The other day I presented an award at a black-tie dinner to honour Asian Women of Achievement. A parade of glorious, glamorous, inspiring women processed on stage at the lavishly carpeted and much-chandeliered Park Lane Hilton in fullest fig, from traditional bejewelled embellished saris to daring gold lamé minidresses, all women who had notched up successes even more stunning than their outfits. Cancer surgeons, charity chiefs, business bosses, captains of industry and finance, Muslim female MPs.
Each, almost without exception, said the same two things as they accepted an award for which, in a sense, they had been working for their whole lives. They had ‘imposter syndrome,’ they admitted. They felt humble. The others on the shortlist were just as deserving. If not more.
As the evening wore on – and my poor bum, in borrowed clinging red sari, was on that seat for four hours straight – I felt huge admiration for these women, who had overcome gender gaps, racism and sexism to be on that podium that evening. As I watched and listened, some spoke of individual struggles and battles with health or against hostile regimes or The Man or prejudice.
I realised I could never claim any sort of similar “kampf” for myself. I feel I’ve lucked in on so many levels: I was paid to go to University, paid to do the only thing I can do (string sentences together) and I’ve had peak everything in my career: from publishing and newspapers to property. I’ve had peak Europe and Alpine sports (given the patchy snowfall of many recent seasons, I’ve even had peak peaks).
So, I wondered why such eminently deserving, hardworking women still continued to be so slow and hesitant to claim credit for their own successes. And chose to be demure instead.
“The #metoo movement has placed a full stop on the 2,000-year sentence of assumed male supremacy. Time’s Up.”
And beyond that, why women in general allow – even enable – men not just to “mansplain” but to “hepeat” (ie repeat women’s ideas back to them as if they had them). Why women self-deprecate. It’s almost as if women have been handed a terrible script that they can’t unfollow. It’s still the convention for women only to accept a prize or an award or a pay rise or a promotion with a grimace, as if it’s a terrible accident (and I continue to believe that it was a mistake that I got into Oxford, in case you’re wondering).
I think there are probably sound evolutionary reasons for women to act modest and humble (remember the hoo-ha over the titling of the Little Miss v Mr Men Roger Hargreaves books?). They’re to do with massaging the fragile male ego on the one hand, and attracting a powerful male hunter-gatherer mate on the other. But still, in my lifetime the boot has shifted somewhat to the other foot. The #metoo movement has placed a full stop on the 2,000-year sentence of assumed male supremacy. Time’s Up.
Given that background, here are my dos and don’ts after 30 years of being a woman in a man’s world, which is now becoming at last more feminised.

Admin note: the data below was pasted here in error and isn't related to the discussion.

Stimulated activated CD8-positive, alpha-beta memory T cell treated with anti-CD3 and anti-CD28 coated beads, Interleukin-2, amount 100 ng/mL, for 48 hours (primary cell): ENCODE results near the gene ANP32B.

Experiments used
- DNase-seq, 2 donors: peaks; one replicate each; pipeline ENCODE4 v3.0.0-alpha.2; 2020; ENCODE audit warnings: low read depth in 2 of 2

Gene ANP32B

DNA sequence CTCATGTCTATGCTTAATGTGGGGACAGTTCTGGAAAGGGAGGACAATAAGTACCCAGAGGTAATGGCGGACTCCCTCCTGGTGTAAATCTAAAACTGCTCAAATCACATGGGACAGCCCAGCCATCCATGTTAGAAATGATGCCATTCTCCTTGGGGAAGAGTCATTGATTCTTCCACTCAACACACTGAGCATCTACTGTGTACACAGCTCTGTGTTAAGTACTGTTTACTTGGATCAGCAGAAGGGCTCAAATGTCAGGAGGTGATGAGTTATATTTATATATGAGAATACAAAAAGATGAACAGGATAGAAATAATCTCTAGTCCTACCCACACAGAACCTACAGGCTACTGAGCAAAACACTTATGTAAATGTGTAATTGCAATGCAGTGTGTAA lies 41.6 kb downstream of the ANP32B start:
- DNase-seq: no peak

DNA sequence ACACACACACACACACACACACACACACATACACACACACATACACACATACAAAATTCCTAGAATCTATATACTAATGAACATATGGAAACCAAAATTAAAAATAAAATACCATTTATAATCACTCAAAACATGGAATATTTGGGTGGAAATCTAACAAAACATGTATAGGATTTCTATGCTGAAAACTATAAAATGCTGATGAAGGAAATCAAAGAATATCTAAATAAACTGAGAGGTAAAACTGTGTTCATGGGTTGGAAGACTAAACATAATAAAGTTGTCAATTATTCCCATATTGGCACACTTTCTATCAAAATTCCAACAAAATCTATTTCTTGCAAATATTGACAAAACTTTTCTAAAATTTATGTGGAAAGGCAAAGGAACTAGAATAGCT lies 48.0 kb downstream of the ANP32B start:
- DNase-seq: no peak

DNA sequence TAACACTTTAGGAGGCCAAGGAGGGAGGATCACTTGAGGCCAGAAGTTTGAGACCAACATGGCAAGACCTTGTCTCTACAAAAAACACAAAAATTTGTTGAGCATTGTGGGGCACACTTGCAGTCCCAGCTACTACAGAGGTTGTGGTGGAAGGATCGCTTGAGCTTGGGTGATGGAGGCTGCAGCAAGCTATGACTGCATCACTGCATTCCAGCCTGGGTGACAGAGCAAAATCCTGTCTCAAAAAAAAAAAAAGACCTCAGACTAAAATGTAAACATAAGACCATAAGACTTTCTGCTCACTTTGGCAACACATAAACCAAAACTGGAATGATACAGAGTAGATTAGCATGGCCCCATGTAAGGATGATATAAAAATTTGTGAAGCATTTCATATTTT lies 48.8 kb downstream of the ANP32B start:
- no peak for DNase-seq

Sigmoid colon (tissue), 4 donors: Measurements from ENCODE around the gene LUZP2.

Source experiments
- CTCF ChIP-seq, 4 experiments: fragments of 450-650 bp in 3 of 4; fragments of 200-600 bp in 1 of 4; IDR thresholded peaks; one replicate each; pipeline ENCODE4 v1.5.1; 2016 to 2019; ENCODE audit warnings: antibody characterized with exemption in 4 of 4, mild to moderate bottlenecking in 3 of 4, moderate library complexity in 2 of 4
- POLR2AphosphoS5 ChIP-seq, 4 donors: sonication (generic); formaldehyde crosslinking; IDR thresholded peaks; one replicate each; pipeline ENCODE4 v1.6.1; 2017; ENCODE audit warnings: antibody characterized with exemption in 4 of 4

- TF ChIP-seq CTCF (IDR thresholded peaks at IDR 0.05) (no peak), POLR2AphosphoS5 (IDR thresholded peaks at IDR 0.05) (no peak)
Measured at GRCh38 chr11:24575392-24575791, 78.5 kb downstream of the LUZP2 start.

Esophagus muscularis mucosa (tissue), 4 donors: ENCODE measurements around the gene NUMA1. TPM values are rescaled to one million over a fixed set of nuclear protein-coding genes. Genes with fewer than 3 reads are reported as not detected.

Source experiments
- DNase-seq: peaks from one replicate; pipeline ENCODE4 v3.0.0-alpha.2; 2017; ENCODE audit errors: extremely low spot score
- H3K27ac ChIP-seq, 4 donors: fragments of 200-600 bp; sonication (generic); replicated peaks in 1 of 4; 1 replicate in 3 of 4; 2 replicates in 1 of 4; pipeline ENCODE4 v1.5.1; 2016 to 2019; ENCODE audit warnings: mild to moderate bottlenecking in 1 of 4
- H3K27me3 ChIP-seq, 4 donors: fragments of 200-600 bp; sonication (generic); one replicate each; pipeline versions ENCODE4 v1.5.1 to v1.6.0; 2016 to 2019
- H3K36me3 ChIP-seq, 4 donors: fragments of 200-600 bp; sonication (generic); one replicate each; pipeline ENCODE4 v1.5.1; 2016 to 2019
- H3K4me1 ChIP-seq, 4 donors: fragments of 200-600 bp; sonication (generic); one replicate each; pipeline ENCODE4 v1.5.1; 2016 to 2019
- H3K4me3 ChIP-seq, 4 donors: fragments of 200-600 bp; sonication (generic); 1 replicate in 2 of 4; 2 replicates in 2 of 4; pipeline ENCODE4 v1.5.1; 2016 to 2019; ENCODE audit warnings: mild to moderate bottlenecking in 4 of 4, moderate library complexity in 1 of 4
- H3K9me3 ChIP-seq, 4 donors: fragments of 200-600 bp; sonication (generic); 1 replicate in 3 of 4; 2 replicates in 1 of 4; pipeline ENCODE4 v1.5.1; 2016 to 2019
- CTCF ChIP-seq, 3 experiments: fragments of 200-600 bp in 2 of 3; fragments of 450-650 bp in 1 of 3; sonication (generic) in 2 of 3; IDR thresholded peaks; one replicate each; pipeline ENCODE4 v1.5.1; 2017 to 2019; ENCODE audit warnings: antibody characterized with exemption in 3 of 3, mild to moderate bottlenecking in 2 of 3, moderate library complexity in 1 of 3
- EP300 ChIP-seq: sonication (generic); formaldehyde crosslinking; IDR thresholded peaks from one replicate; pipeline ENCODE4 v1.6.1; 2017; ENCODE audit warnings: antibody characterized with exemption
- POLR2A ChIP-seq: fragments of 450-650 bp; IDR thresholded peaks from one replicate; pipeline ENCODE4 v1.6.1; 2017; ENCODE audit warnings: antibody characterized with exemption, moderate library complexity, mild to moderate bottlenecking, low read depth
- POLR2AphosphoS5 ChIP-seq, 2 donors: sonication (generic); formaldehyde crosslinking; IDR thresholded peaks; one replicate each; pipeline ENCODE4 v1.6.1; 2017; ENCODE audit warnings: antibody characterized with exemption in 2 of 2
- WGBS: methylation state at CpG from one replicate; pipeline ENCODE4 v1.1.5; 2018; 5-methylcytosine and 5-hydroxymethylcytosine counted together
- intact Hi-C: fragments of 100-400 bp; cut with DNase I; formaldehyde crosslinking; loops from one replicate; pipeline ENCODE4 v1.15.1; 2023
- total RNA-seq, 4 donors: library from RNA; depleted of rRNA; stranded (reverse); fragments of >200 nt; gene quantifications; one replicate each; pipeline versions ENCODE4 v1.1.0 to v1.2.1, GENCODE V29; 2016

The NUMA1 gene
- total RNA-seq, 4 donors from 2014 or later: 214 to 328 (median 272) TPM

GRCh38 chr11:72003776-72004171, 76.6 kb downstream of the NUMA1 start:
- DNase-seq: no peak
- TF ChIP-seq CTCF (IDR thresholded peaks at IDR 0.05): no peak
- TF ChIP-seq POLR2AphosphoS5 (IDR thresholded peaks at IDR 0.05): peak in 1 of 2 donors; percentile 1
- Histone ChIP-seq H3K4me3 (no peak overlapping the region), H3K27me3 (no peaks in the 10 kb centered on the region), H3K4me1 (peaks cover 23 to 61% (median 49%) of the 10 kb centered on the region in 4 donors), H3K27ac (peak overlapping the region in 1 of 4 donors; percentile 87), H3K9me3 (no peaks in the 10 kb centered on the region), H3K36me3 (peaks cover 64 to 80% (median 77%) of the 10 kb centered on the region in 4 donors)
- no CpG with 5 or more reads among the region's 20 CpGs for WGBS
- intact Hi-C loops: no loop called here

1 -Don’t worry about your appearance so much. Trust me on this – you look fantastic. Right now you look better than you will ever look again. I look back at photos taken only about 18 months ago and groan out loud – you’re much hotter and much less fat than you think you are.
2 -Don’t ever feel shy or unworthy when asking for more money if you are underpaid and you feel you deserve more. If you don’t, you are merely subsidising the pay rises of lesser men who are far worse than you at their jobs and perpetuating the gender pay gap. Remember when you ask for more money from your boss he or she is not spending their own children’s inheritance. That’s just what they want you to feel like. Guilty as hell.
3 -Never, ever worry or feel shame about being sacked. It’s a badge of honour, a scar on your back. It’s very rarely personal – though it feels like you’re being dumped by your company – it’s almost always business, and it always leads to something better… eventually.
4 – Don’t worry about when to have children, just have as many as you can. Your house and budget may be limited but love is infinite.
5 – Spend as much time with your parents as you can so when they die you don’t regret time not spent with them.
6 – Read to your children. Nobody lay on their deathbed regretting the time they read Goodnight Moon for the 5,698th time.
7 – Take lots of holidays and travel. Accumulating experiences is more fun and important than buying stuff from the Conran Shop.
8 – The biggest decision you make in your life is who to marry or partner up with. You will be running an SME together till death do you part, so choose wisely.
9 – Don’t be a talker, be a listener. Be on receive more than transmit.
10 – Choose happiness.
I should end by saying I haven’t managed all of the above, and definitely not 1 (am terribly vain and frightened of being fat and old), and 2 (I haven’t asked for a pay rise for six years, silly me), and I definitely can’t claim 9 (I never shut up), but I think the rest hold good.
Anyway, thanks for reading this. I feel truly humbled.
Rachel Johnson is a columnist for The Mail on Sunday, a panellist on The Pledge on Sky News, a TV pundit and author of several fiction and non-fiction books, including Notting Hell and A Diary of The Lady, My first Year and a Half